Graywater Systems

Graywater Systems

The regulation and certification of Graywater Systems in the United States has gone through a significant transformation and evolution since the days of the early pioneers in the American West.Graywater Systems

Historically, plumbing codes did not attempt to distinguish between greywater, which can be thought of as all wastewater generated in households or office buildings that does not contain fecal matter such as water from bathroom sinks, showers, baths, washing machines and blackwater which is water from toilets, kitchen sinks and dishwashers.  Under this old regime, greywater was required to be collected together with blackwater, and then was directed into the sewer systems. Reuse of graywater, and more generally graywater systems themselves were essentially illegal.

It was not until the early 1900s, with the growing awareness of the potential uses of this water for irrigation purposes, that California became the first state to change their plumbing code to allow lawful recycling of graywater.

Other states such as Arizona followed California’s lead; however, it is interesting that even with this change in the law, graywater was still treated like septic water, as the applicable rules generally required small septic-type systems for disposal of graywater deep underground.  As a result, persons who wanted to use graywater systems for irrigation still had to build illegal systems, and it is estimated that at one time, California had about 1.7 million unpermitted systems.

This regulatory quagmire changed in 1998 with Arizona’s adoption of a performance-based code of regulations for graywater systems, which outlines certain health and safety requirements.  Residential graywater systems that follow these guidelines became legal – without the need for permits, fees or inspections – so long as the system produced fewer than 400 gallons of graywater per day.

The successful experience of Arizona in establishing a workable framework for the operation of graywater systems set the model for the adoption of similar rules and regulations by other states, including New Mexico, Wyoming and California. The success has also enabled state water departments and environmental health departments, as well as non-governmental organizations, to be able to offer educational programs and financial incentives that encourage safe, lawful graywater recycling and reuse.

Currently, certain states and certain parts of the country still do not have graywater codes, and others states continue to regulate graywater like septic water (e.g. requiring septic disposal systems).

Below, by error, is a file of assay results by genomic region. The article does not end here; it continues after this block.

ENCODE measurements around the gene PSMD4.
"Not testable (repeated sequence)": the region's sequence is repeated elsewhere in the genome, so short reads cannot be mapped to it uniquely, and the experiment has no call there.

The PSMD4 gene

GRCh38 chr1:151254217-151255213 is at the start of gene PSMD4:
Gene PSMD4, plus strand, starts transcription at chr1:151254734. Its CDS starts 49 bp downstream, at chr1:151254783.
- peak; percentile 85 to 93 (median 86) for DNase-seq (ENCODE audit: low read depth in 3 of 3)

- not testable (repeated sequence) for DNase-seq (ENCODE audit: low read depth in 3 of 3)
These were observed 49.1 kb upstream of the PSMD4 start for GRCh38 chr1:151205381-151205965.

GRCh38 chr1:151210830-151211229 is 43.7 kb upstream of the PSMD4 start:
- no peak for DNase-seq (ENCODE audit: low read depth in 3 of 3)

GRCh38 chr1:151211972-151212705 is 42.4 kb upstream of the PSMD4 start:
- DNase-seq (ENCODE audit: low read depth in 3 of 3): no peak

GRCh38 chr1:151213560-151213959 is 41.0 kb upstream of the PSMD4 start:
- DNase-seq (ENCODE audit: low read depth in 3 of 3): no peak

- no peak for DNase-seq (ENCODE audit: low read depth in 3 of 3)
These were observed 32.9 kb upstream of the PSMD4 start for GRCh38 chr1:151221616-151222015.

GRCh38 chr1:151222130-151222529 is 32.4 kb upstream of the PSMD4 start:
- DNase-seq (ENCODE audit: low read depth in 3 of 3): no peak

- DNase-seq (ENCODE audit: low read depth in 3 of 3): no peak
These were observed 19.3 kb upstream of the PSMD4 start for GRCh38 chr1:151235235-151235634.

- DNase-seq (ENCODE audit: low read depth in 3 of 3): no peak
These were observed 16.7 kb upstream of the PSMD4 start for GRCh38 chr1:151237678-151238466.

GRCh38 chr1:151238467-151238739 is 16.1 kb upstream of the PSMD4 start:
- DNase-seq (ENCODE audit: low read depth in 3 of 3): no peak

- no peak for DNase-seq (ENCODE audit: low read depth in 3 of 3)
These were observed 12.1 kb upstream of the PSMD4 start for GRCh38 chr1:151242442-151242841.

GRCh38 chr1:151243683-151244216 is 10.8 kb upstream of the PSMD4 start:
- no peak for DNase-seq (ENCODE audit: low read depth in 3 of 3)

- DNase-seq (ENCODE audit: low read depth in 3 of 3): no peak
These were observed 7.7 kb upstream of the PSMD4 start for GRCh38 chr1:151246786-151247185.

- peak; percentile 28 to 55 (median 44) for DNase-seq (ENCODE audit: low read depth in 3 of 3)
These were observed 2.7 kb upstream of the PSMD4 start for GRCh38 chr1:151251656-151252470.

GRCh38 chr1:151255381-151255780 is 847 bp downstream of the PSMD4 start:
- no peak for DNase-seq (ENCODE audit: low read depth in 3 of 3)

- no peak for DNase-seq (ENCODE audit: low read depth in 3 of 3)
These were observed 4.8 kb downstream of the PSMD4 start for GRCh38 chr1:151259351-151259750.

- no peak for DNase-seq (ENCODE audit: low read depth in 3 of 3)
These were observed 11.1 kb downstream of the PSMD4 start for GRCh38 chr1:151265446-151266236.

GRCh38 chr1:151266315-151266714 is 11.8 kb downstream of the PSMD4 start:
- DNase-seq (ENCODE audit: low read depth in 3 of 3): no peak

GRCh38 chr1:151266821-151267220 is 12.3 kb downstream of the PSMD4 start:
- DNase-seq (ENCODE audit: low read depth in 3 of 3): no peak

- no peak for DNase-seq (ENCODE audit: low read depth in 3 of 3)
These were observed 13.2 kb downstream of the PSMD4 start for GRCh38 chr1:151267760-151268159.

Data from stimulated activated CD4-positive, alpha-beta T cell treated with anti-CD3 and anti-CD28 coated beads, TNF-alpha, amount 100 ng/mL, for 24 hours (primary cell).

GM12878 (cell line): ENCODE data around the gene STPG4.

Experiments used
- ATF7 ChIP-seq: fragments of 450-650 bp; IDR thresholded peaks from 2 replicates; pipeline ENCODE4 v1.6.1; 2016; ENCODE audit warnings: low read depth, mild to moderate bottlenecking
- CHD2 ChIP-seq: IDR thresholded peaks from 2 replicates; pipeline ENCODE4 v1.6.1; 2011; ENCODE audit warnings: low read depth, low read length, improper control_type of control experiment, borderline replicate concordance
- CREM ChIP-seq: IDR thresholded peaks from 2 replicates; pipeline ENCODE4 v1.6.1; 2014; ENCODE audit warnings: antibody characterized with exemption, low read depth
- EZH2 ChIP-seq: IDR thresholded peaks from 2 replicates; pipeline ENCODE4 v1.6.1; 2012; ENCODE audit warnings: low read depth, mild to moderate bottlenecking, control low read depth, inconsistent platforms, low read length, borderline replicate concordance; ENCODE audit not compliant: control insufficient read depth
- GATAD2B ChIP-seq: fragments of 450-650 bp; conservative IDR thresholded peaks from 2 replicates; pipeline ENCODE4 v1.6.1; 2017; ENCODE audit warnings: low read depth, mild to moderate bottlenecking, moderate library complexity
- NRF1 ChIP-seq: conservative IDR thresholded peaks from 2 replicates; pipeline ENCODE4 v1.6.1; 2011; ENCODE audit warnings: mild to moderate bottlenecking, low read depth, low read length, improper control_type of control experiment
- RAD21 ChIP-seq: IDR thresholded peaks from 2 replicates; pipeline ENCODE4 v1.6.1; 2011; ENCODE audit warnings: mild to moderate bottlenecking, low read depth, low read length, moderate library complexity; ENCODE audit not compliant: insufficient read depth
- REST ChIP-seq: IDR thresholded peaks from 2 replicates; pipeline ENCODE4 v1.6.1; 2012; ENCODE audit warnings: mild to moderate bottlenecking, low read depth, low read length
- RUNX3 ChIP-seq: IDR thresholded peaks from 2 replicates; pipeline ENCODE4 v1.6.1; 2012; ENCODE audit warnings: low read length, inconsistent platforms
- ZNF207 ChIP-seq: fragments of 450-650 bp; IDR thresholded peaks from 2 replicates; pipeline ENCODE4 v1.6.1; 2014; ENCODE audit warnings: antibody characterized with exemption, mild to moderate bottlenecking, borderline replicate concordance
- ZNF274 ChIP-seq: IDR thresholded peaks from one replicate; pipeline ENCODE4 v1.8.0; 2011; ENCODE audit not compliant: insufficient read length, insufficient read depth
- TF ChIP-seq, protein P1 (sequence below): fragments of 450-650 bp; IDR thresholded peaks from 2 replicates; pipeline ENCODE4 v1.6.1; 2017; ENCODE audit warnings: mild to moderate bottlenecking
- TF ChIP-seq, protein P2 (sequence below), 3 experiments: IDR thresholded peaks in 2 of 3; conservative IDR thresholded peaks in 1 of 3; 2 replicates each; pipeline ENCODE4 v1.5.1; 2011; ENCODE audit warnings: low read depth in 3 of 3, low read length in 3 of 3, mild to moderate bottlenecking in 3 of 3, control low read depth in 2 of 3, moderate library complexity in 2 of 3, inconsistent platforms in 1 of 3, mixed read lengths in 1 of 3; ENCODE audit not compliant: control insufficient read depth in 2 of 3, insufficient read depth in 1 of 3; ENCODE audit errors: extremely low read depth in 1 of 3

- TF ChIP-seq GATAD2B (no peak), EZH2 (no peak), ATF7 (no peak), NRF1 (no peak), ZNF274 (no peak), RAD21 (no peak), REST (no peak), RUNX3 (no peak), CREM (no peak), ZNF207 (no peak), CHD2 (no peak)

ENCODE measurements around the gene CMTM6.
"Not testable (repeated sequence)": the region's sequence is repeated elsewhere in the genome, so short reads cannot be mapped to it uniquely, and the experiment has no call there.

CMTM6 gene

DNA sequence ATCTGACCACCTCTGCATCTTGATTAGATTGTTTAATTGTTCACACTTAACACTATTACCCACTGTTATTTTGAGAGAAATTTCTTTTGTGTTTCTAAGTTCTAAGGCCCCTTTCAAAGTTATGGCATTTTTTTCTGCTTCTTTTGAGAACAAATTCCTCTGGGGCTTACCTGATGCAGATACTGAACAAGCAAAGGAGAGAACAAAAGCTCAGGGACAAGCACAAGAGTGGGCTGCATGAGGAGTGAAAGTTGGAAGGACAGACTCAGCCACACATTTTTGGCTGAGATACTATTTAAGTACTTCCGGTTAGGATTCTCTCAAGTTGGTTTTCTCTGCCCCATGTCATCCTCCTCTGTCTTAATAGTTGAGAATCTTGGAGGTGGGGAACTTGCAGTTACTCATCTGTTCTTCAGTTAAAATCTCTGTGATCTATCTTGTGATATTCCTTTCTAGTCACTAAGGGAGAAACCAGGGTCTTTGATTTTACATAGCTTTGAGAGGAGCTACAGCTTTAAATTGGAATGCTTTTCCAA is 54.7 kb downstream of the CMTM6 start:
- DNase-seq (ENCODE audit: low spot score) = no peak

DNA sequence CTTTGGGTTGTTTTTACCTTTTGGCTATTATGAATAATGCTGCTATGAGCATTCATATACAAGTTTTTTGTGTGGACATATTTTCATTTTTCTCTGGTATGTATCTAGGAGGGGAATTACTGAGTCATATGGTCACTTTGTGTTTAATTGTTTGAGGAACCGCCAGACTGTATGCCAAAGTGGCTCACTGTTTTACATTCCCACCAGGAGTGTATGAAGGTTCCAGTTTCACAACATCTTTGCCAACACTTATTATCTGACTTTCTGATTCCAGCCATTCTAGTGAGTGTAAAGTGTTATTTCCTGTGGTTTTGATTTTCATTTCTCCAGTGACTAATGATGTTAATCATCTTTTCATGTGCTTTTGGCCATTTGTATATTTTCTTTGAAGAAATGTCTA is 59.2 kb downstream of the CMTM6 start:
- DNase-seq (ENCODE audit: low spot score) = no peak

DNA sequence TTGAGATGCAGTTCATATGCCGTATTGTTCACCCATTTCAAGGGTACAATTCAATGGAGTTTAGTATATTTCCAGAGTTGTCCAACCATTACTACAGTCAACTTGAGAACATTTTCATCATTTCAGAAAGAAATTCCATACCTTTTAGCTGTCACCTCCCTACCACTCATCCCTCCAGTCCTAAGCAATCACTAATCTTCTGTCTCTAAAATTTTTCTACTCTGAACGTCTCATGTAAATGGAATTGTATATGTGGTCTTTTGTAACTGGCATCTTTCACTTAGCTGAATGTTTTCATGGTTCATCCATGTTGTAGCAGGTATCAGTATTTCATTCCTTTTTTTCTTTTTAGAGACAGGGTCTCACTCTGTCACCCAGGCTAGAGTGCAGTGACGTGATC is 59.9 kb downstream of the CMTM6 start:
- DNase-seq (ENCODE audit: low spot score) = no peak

Image from GreywaterAction.org http://greywateraction.org/greywater-codes-and-policy/

Other states restrict the use of graywater systems for certain discrete purposes or subject to water usage limitations, such as West Virginia and Massachusetts (which allow these systems only in houses with a composting toilet) and Washington (allowing only very small systems to be built without a permit, but which follow performance guidelines).  And although the trend throughout the country is toward more user-friendly and reasonably permissive rules, persons desiring to utilize Graywater Systems for irrigation and other outdoor or indoor purposes should consult with their state’s environmental health or water departments, in addition to reviewing their state’s plumbing codes.

Along with the emergence of state laws governing graywater reuse have come industry codes that provide recommended operational guidelines for these systems.  These standards are often integrated, albeit in a modified form, into state rules and regulations.Graywater Systems

The primary code used by states to regulate graywater systems is the Uniform Plumbing Code (UPC), which is a model code developed by the International Association of Plumbing and Mechanical Officials and which, more generally, governs the installation and inspection of plumbing systems as a means of promoting the public’s health, safety and welfare.

The UPC has been developed using the American National Standards Institute’s consensus development procedures, and this process brings together volunteers representing a myriad of viewpoints and interests so as to achieve a consensus on plumbing practices.  Conceived for purposes of providing consumers with safe and sanitary plumbing systems, the UPC was also geared toward allowing room for innovation and new technologies.

One such innovative product that has been UPC Certified is the GreenSmart Greywater Diverter, the first and only practical, legally approved, UPC certified greywater diverter for residential use (approved for certification in March 2015).  GreenSmart notes that this device can in fact reduce water consumption by up to approximately 25% or more, depending on usage habits. With the push of a button on a remote control useable graywater from bathroom sinks, showers, tubs and clothes washing machines can be diverted to the landscape through a graywater recycling /reuse system.

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